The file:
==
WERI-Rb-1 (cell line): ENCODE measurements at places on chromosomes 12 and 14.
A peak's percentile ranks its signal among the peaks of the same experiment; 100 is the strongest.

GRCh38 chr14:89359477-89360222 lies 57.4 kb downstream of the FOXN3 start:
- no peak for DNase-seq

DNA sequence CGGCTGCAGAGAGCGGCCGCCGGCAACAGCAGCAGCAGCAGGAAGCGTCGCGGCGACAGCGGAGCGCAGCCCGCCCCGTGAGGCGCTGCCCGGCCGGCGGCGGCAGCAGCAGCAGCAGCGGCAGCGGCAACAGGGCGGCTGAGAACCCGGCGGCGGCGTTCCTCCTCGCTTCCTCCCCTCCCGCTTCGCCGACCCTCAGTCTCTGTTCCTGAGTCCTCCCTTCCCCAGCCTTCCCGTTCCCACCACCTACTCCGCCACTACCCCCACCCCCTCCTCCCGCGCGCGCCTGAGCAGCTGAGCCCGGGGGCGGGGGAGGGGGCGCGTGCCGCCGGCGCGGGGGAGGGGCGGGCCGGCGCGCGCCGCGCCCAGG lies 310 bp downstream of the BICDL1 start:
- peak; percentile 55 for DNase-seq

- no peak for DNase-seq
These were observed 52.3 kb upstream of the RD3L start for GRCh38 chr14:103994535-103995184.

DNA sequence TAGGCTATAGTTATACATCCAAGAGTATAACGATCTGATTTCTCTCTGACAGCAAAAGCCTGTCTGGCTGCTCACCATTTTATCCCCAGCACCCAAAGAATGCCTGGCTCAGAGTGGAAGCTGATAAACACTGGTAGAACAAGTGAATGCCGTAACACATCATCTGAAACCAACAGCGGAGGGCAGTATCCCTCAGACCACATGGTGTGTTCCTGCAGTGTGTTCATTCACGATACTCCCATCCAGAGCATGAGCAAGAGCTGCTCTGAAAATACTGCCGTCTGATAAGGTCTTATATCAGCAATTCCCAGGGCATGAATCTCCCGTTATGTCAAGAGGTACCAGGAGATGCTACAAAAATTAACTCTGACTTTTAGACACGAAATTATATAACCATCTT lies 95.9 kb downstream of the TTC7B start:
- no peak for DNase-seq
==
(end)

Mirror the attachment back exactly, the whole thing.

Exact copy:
WERI-Rb-1 (cell line): ENCODE measurements at places on chromosomes 12 and 14.
A peak's percentile ranks its signal among the peaks of the same experiment; 100 is the strongest.

GRCh38 chr14:89359477-89360222 lies 57.4 kb downstream of the FOXN3 start:
- no peak for DNase-seq

DNA sequence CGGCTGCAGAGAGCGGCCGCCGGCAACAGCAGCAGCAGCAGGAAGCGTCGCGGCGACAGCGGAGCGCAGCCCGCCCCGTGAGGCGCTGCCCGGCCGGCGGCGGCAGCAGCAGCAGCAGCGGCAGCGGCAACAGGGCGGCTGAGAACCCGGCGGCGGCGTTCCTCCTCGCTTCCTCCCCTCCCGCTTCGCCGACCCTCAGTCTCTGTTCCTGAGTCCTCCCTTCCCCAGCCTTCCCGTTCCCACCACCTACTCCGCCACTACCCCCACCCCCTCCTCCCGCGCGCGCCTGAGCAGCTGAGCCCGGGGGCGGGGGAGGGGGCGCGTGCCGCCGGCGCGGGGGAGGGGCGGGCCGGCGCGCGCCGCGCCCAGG lies 310 bp downstream of the BICDL1 start:
- peak; percentile 55 for DNase-seq

- no peak for DNase-seq
These were observed 52.3 kb upstream of the RD3L start for GRCh38 chr14:103994535-103995184.

DNA sequence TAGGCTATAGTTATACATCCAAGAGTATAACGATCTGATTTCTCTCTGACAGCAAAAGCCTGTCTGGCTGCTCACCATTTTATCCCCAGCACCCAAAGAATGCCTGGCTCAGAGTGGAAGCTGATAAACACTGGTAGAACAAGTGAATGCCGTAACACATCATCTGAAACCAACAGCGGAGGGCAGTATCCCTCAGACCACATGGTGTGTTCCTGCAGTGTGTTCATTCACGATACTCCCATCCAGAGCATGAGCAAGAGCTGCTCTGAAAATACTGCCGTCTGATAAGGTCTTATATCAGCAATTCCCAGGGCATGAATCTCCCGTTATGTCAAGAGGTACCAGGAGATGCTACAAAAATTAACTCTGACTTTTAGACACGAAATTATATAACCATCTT lies 95.9 kb downstream of the TTC7B start:
- no peak for DNase-seq